The DaVinci Code: Jesus and the Divine Feminine

Folks, I am just about DaVincied out. And you’re probably tired of reading this stuff, too – but there is one more point that I think needs to be made, and that point has to do with what Dan Brown refers to as the “divine feminine.”

Undergirding most of The DaVinci Code is the pre-supposition that, during Constantine’s reign, Christianity was somehow transformed into a religion that worships a “male” deity. I’m not going to argue that point that, over time, the church developed into a male-dominated institution. It did. But I do take issue with the notion that the Christianity of the canonized scripture upholds the notion that all of God’s traits are what we could call “male” in nature.

Lets start with this – God has no gender, except to the extent of his incarnation in Jesus. The consistent use of the male pronoun in the biblical texts to refer to God does not mean that God is without feminine qualities.

To the contrary, there are a number of descriptions/depictions of God in scripture that demonstrate qualities that would be considered feminine traits. Most significantly, however, when Genesis talks about God creating people in God’s image, it explicitly describes that image as being comprised of “male and female.” To know our creator, then, is to discover traits that can be found in both men and women in this world. Likewise, though clearly a man, Jesus expressed his love for Jerusalem, God’s city, comparing himelf to a mother hen, who seeks to gather her children together.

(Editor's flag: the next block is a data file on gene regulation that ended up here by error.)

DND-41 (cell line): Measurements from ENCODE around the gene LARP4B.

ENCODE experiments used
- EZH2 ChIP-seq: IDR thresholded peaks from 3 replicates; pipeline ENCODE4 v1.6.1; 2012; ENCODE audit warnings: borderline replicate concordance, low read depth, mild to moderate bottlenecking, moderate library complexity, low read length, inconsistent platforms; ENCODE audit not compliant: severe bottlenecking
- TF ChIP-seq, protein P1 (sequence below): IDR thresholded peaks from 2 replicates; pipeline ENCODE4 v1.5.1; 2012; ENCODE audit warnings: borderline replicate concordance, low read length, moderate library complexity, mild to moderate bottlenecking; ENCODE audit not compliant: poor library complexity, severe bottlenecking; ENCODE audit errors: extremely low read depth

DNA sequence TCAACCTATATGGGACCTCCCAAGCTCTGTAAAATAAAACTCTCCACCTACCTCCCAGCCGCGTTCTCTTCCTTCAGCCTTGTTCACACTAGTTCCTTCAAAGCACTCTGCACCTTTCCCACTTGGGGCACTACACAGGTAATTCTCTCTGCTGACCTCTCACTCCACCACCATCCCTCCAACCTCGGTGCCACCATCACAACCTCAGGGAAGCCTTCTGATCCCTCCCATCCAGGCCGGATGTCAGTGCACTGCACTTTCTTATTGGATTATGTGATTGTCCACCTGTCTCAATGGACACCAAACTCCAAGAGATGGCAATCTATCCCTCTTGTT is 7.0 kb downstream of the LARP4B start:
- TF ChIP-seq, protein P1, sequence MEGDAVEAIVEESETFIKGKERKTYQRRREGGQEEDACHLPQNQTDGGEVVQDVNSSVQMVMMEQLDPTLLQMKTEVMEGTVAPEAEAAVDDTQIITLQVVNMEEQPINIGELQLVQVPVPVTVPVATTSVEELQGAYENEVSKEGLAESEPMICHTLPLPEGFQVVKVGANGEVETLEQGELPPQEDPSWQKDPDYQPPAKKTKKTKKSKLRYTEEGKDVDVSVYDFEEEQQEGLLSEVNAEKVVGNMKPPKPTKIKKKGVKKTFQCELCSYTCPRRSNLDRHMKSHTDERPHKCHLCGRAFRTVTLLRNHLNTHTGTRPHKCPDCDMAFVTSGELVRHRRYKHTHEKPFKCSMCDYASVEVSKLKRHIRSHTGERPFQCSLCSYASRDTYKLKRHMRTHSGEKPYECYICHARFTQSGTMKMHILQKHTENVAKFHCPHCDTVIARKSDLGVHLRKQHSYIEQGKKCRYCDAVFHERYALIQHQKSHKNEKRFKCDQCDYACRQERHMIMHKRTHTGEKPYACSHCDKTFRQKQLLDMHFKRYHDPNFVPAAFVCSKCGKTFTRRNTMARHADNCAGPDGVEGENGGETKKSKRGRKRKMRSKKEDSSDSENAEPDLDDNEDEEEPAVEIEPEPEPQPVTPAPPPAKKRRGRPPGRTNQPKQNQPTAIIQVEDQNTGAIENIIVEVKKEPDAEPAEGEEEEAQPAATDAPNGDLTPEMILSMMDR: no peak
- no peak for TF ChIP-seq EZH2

There is no reason to conceptualize the Judeo-Christian God as possessing solely male traits, as The DaVinci Code suggests. Indeed as we come to a fuller appreciation of God, we will learn to adore those traits which are feminine s well as those that are masculine.

Excuse me, now. I’m going go grab a shotgun so that I can take this series out back and put it out of its misery.

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Other Posts: Part 1, Part 2, Part 3, Part 4


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